There Is A God, He Is Alive: Examining the Evidence for God's Existence
One of the three (major) reasons people reject belief in the existence of God is because they feel “faith” is intellectually defenseless (or unable to stand the test of reason and logic – see the endnote for the other two). This has been the long-standing portrayal of “religion” by atheists and agnostics: Friedrich Nietzsche, a 19th century German philosopher, once said, “Faith means not wanting to know what is true,” and American politician and orator Robert Ingersoll alleged, “Our ignorance is God; what we know is science.” Even the American Heritage Dictionary defines “faith” as “belief that does not rest on logical proof or material evidence.” These unfair claims should not go unanswered. As Christians, we must always be ready to give a defense to everyone who asks us a reason for the hope that is in us (1 Pet. 3:15, NKJV).
It is reasonable (or rational) to believe that God exists. Real faith is not blind belief as described in the above quotations but is “firm conviction” that rests on truth and evidence. Jesus Himself did not expect people to believe in Him with proof. He said, “If I do not do the works of My Father, do not believe Me; but if I do them, though you do not believe Me, believe the works, so that you may know and understand that the Father is in Me, and I in the Father” (Jn. 10:37-38, NASB). Even though we are nearly 2,000 years removed from Jesus’ earthly ministry, we have the opportunity to examine the evidence for ourselves so that we might believe (cf. Jn. 20:30-31). Though Biblical faith is beyond mere human wisdom and logic, it never contradicts (nor is it contradicted by) observable truths, because “the faith” is factual (cf. Jn. 17:17). Even if some dismiss it quickly and reject it with prejudice, by scrutinizing the proofs for the existence of God we can determine if the claims are valid.
1. “The Cosmological Argument” (or “The Argument from Cause and Effect”): One argument for the existence of God is “The Cosmological Argument.” We all recognize that, according to natural law, anything that begins to exist has an adequate (sufficient), antecedent (prior) cause that produces the effect. (If this were not the case, the cosmos would be chaos—objects popping into existence without warning.) Since the universe is not eternal—this has been proven scientifically—there must have been a cause behind it. This fits perfectly with what the Bible has already stated, “In the beginning God created the heavens and the earth” (Gen. 1:1). God is the Cause! Which makes more sense? The theistic worldview that a cause (the eternal God) created this universe, or the atheistic concept that everything came from nothing? (Similar to “The Cosmological Argument” is the “The Biological Argument”—from “The Law of Biogenesis” which states that life comes from life, not non-life.)
2. “The Teleological Argument” (or “The Argument from Intelligent Design”): Another piece of evidence is “The Teleological Argument.” Every design has a designer. This simple rule is accepted by everyone everywhere—that is, until some come to the most highly complex design in existence, the universe itself. Yet, from the simplest organisms to the incomprehensible intricacies of the world, this cosmos shows evidence of intelligent design. If we consider also “The (Strong) Anthropic Principle”—that chance alone cannot account for the exact “constraints” needed for life—it is reasonable to belief that the design of the universe requires a designer. The Bible reveals that the Designer is God: “By faith we understand that the worlds were prepared by the word of God, so that what is seen was not made out of things which are visible” (Heb. 11:3). The Lord is the all-wise Designer of everything. It is just more reasonable to accept an intelligent God producing this highly-complex world than to say that we and everything around us are merely the product of non-intelligent, naturalistic forces at work by chance.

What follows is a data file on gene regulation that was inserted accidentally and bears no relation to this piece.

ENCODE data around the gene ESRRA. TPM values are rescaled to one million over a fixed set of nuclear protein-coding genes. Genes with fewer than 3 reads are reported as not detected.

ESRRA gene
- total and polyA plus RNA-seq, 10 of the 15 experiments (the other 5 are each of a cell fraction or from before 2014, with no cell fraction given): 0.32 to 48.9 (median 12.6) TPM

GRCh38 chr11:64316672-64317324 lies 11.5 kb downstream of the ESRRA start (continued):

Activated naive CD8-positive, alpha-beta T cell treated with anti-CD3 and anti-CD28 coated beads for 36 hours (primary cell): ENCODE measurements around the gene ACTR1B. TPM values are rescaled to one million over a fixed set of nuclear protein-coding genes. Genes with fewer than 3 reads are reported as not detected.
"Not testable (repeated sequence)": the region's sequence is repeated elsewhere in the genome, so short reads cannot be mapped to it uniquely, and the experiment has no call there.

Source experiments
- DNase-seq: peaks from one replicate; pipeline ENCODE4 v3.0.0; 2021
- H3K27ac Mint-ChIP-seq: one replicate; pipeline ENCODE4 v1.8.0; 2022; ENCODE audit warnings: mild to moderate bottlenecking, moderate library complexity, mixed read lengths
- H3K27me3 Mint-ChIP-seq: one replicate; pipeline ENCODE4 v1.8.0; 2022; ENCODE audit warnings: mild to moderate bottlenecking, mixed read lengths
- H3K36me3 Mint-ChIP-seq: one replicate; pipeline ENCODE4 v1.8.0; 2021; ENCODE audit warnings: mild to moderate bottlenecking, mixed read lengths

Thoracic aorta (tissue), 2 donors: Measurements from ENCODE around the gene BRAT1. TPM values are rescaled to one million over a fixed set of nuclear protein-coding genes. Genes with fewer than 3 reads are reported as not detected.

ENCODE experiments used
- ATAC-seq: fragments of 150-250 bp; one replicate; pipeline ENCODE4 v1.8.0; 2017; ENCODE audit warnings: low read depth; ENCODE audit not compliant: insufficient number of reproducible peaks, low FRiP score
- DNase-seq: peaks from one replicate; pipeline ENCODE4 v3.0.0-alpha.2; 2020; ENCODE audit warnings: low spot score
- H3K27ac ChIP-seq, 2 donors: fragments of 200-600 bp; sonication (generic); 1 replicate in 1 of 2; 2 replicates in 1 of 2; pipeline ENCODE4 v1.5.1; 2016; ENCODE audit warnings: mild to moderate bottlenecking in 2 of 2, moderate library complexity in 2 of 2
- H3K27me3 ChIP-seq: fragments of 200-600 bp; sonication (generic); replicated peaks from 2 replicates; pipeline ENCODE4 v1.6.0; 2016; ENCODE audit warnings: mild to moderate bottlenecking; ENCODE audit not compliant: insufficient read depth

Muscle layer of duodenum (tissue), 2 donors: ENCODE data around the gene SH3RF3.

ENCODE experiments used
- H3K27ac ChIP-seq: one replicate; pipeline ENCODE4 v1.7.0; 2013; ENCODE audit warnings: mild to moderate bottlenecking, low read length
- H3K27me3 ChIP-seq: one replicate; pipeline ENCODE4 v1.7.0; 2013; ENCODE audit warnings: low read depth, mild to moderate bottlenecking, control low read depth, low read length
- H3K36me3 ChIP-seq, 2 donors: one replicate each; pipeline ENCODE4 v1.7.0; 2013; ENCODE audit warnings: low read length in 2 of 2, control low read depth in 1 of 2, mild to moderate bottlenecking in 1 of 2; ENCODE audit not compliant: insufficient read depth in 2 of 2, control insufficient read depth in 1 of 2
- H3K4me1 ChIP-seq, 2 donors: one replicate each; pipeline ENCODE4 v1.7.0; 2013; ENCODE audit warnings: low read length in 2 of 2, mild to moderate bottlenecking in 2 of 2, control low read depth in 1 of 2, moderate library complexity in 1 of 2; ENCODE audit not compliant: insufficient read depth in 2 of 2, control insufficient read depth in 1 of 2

3. “The Moral Argument”: Finally, a strong indication that God exists is found in “The Moral Argument.” Every law has a lawgiver. This is true without exception, but another practically undeniable reality is that there is an objective, universal moral law—though it is sometimes ignored and distorted. We all have within us an almost innate sense of right and wrong, and we expect that in life some moral code should be observed. It follows, therefore, that there must be a moral lawgiver—if we recognize the existence and necessity of moral law. The Bible claims that God, the Holy and Righteous One, is the Pattern and Giver of this code. The Scriptures also indicate that the Lord has revealed moral law(s) from the beginning—though the means by which He has communicated has not always been the same (cf. Heb. 1:1-2). There is a moral Lawgiver—God—and He expects us to live by His standard.
Faith in God is not unsubstantiated. It is based on evidence—strong evidence! If we will look at the facts, they will point us to God. But saving faith is more than mere mental assent of theism. It requires that we accept the facts, internalize these truths, and continually seek the Lord: “And without faith it is impossible to please Him, for he who comes to God must believe that He is and that He is a rewarder of those who seek Him” (Heb. 11:6). There is a God, and He is alive! If we want to live, we must believe in Him and obey His words (cf. Rom. 10:13-17).
Endnote: The other two major reasons for rejecting belief in God (see the first paragraph) are volitional and moral motivations. Though the evidence may be rational and compelling, some will continue to ignore the Lord because (1) they will themselves to disregard Him or (2) they want to practice certain acts of immorality and do not desire to change.